‘No-match’ hiatus offers some relief as DHS vows to enforce documentation law

‘No-match’ hiatus offers some relief as DHS vows to enforce documentation law

WASHINGTON —The Social Security Administration’s decision to suspend the issuance of “no-match” letters to employers until early 2008 will give foodservice operators a temporary break from a practice that recently has grown controversial but long has proved problematic.

A federal judge last month prohibited the Department of Homeland Security from including in the letters language that threatened employers with fines as high as $10,000 for failure to fire workers who couldn’t reconcile SSA account discrepancies within 90 days of notification. Soon afterwards, SSA officials determined that there was insufficient time left in 2007 for the agency to rewrite the letters and businesses to rectify inconsistencies, said SSA spokesman Mark Hinkle. —The Social Security Administration’s decision to suspend the issuance of “no-match” letters to employers until early 2008 will give foodservice operators a temporary break from a practice that recently has grown controversial but long has proved problematic.

At the same time, federal authorities—intent on improving national security and stemming illegal immigration—said they would step up enforcement of an 11-year-old law that limits the number of documents an employer can accept as proof of identity and authorization to work. —The Social Security Administration’s decision to suspend the issuance of “no-match” letters to employers until early 2008 will give foodservice operators a temporary break from a practice that recently has grown controversial but long has proved problematic.

The initiative is based on a law enacted in 1996 by Congress to help control illegal immigration. However, the required changes had not been made to the I-9 Employment Eligibility Verification Form until now. —The Social Security Administration’s decision to suspend the issuance of “no-match” letters to employers until early 2008 will give foodservice operators a temporary break from a practice that recently has grown controversial but long has proved problematic.

Foodservice industry officials say the I-9 changes are likely to have minimal impact on operators, and they are generally upbeat about the no-match-letter hiatus, which means a few months of freedom from receiving notices that historically have scared off employees or led to wrongful terminations. —The Social Security Administration’s decision to suspend the issuance of “no-match” letters to employers until early 2008 will give foodservice operators a temporary break from a practice that recently has grown controversial but long has proved problematic.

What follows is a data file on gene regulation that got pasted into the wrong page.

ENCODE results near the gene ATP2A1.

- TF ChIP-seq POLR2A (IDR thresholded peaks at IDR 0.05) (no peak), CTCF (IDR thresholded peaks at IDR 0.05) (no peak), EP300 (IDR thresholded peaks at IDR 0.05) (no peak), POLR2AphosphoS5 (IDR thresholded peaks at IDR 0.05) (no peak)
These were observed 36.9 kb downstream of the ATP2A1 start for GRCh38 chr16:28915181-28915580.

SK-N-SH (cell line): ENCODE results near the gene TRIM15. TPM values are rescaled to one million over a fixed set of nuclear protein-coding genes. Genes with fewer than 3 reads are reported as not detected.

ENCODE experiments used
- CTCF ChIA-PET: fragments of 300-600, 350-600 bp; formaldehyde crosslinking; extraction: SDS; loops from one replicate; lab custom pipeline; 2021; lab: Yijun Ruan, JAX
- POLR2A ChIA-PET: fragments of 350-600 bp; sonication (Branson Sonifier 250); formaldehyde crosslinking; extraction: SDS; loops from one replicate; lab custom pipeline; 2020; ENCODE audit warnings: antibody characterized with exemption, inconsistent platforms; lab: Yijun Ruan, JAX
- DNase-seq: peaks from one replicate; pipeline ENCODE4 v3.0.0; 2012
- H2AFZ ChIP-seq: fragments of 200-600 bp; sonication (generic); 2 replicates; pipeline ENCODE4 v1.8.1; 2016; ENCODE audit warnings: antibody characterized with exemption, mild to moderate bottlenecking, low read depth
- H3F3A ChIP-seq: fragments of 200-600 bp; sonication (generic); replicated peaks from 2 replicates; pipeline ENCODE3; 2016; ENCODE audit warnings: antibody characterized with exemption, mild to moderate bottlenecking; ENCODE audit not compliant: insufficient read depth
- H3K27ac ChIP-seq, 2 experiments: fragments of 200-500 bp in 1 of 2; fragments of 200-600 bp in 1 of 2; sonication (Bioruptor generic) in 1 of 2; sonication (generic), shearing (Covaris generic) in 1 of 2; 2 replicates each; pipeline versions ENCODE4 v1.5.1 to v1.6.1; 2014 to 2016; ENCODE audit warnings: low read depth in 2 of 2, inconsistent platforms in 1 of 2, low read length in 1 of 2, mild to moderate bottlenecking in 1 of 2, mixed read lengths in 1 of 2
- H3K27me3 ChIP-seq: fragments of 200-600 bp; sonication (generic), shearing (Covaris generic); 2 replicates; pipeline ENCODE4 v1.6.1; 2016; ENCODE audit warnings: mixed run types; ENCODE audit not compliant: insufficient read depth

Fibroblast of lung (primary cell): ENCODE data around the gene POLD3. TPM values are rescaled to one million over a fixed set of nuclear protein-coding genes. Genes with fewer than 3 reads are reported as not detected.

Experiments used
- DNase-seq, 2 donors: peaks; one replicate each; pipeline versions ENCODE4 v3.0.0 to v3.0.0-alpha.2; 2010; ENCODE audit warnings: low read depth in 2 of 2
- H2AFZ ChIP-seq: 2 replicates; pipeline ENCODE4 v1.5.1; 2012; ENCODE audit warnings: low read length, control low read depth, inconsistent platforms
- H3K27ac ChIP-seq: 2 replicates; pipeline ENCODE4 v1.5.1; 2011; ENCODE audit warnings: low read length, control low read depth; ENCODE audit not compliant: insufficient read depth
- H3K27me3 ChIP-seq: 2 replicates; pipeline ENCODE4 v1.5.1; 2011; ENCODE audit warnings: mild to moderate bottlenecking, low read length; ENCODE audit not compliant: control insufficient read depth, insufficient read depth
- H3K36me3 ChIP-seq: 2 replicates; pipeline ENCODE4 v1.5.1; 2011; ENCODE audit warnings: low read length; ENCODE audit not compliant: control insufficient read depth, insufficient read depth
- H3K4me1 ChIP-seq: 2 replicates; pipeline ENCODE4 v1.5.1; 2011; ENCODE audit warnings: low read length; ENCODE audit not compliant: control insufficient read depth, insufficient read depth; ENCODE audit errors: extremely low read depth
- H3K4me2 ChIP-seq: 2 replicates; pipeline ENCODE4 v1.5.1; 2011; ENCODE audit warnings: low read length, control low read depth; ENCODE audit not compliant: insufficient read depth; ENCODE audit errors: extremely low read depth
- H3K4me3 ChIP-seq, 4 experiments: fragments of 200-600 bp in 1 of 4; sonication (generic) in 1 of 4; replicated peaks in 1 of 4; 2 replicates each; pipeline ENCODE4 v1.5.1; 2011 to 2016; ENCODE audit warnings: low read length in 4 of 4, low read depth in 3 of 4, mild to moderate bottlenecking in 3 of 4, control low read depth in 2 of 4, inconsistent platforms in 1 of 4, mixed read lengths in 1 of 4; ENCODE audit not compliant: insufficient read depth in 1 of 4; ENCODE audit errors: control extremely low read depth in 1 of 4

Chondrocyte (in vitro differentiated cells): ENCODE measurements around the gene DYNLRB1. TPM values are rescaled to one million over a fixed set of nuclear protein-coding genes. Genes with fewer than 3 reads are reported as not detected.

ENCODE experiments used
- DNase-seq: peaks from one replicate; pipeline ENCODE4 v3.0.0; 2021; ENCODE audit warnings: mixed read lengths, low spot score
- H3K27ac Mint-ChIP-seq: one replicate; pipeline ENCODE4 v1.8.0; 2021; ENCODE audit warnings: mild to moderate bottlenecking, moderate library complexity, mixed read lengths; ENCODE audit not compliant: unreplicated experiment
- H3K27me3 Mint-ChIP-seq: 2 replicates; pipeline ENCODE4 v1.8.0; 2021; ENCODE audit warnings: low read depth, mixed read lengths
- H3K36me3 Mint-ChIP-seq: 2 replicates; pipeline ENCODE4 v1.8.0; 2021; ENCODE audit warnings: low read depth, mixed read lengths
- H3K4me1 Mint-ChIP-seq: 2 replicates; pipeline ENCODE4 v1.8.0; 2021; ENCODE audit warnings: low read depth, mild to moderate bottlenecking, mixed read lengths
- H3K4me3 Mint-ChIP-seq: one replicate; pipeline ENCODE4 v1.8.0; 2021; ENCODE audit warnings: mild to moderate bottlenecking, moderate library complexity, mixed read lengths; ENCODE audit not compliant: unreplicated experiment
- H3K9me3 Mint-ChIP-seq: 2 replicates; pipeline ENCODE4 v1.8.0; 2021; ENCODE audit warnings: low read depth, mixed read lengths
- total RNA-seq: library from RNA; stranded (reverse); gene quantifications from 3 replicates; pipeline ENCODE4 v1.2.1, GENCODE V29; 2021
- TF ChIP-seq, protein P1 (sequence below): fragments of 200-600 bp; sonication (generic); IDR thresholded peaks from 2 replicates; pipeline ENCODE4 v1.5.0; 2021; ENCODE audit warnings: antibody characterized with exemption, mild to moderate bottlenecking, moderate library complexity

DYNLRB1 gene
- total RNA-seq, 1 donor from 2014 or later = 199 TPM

It’s “good news,” said Scott Vinson, vice president of the National Council of Chain Restaurants [3]. “It will be a relief to many employers and employees.” —The Social Security Administration’s decision to suspend the issuance of “no-match” letters to employers until early 2008 will give foodservice operators a temporary break from a practice that recently has grown controversial but long has proved problematic.

Laura Reiff, a partner at the Washington, D.C.-area law firm of Greenberg Traurig and the co-chair of the Essential Worker Immigration Coalition, called it “a victory.” —The Social Security Administration’s decision to suspend the issuance of “no-match” letters to employers until early 2008 will give foodservice operators a temporary break from a practice that recently has grown controversial but long has proved problematic.

“Not having any no-match letters is the best solution,” Reiff said. “The letters themselves are confusing. People receive them and panic and maybe do things that are not required—like terminating people with the proper documents.” —The Social Security Administration’s decision to suspend the issuance of “no-match” letters to employers until early 2008 will give foodservice operators a temporary break from a practice that recently has grown controversial but long has proved problematic.

John Gay, senior vice president of government affairs and public policy for the National Restaurant Association [4], said the SSA’s decision provided a temporary breather for some employers. —The Social Security Administration’s decision to suspend the issuance of “no-match” letters to employers until early 2008 will give foodservice operators a temporary break from a practice that recently has grown controversial but long has proved problematic.